Tips for Growing a Patio Tree
Today is “Love a Tree Day” and while we encourage you to head to your nearest green area and hug a trunk or two, we wanted to take this opportunity to give you some tips for growing a lovely tree of your own.
Many of our readers live in small spaces with even smaller outdoor areas, making it difficult to add a little nature to their urban dwellings. However, we have found some great tips for growing a tree of your very own right in your own backyard… or back patio, back deck…you get the idea.
Here are 4 things you should consider when you are going to plant a patio tree:
“Smaller species and dwarf varieties of standard species are good candidates for containers,” suggests Oregon State University Extension Service. This can include a number of evergreens and deciduous trees (click here for some options) along with citrus trees, which also work well in a sunny indoor spot. In addition to the size of tree, make sure the pot you use is the right size as well. Look for pots that are about as wide as they are high—clay pots are better for keeping trees stable during windy conditions.
Use the Right Soil
Soil from your garden or yard does not always work in containers—it usually doesn’t drain well and is more prone to weeds and insects. Gardening Know-How suggests using soil-based compost, it is available at most nurseries or you can use your own mixing your compost with potting soil and sand (click here for tips on summer composting). Every spring, refresh the soil by replacing loose, dry topsoil with compost-enriched soil.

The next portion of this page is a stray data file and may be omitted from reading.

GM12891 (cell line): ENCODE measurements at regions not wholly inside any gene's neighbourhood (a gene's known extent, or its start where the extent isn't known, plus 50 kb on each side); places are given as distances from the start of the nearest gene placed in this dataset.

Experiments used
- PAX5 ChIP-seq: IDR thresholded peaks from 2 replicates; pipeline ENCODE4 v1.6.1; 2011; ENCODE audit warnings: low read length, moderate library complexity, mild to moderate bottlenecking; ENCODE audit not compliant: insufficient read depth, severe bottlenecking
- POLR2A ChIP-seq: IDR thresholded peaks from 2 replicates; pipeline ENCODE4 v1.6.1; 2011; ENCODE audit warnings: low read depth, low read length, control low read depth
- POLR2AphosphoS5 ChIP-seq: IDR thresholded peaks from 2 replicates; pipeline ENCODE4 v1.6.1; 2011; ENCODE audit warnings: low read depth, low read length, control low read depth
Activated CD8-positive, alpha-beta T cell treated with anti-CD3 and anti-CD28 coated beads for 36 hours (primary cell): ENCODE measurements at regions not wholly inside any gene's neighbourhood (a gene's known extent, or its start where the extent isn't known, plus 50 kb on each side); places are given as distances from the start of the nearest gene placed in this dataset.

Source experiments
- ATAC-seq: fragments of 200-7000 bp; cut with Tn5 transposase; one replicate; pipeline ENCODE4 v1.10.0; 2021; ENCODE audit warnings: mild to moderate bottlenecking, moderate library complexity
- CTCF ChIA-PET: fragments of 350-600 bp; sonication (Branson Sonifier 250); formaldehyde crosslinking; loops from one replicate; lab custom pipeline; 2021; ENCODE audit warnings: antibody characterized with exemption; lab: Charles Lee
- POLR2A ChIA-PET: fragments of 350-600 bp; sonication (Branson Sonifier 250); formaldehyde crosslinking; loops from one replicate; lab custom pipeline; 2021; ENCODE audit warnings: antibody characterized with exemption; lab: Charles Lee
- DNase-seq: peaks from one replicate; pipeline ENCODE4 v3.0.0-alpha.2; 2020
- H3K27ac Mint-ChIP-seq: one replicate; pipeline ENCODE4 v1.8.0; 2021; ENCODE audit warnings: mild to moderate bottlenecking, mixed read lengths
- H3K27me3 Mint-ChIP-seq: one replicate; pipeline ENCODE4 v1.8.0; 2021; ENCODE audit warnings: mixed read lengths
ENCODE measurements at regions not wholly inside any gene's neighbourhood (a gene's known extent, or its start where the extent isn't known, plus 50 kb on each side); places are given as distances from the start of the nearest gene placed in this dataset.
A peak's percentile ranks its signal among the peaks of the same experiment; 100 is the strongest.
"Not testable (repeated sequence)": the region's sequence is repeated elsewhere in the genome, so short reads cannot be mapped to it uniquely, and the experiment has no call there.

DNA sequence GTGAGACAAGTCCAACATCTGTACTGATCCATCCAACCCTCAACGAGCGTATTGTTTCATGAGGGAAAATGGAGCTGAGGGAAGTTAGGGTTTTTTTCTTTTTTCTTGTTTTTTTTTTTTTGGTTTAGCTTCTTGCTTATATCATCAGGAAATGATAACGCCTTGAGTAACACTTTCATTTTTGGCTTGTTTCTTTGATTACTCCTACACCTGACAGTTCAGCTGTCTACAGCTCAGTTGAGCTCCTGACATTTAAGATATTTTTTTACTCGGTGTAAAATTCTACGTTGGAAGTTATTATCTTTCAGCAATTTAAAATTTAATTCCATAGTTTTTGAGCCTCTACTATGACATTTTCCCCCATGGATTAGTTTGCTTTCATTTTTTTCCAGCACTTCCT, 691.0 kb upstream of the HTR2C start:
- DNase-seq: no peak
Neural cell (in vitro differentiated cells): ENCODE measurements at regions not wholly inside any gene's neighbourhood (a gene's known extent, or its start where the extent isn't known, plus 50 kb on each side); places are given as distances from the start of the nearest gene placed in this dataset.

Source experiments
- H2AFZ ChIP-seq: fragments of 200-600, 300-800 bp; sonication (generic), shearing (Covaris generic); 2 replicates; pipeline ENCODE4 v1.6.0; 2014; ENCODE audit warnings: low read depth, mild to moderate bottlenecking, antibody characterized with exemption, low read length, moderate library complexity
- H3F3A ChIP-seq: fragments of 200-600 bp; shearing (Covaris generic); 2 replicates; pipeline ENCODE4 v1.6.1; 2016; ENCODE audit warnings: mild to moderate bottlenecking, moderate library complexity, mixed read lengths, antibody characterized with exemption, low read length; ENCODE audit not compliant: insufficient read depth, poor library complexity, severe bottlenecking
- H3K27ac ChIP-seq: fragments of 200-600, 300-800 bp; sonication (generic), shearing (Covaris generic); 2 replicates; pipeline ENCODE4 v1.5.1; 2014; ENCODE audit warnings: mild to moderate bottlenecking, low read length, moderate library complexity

Regardless of the tree or container you choose, you need to make sure water has a place to go. Look for pots that have numerous holes big enough for the water to drain out. If your pot only has one hole in the center, drill at least four more around it. We also love “self-watering” containers like these from Gardener’s Supply Company. In addition to reducing your watering chores, these types of pots are great for those who have an upstairs balcony or patio—it keeps water from dripping on your neighbors below.
Tree roots tend to dry out more frequently when planted in a container, especially during the summer months. In addition to making sure you are watering your trees on a regular basis, pay attention to where you are placing the pots. Heat from the pavement or excessive wind can cause soil temperatures to get too hot or dry. Place your trees in a sheltered location where they get the right amount of sun and shade.
Talk to us: What is your favorite kind of tree to grow in a container?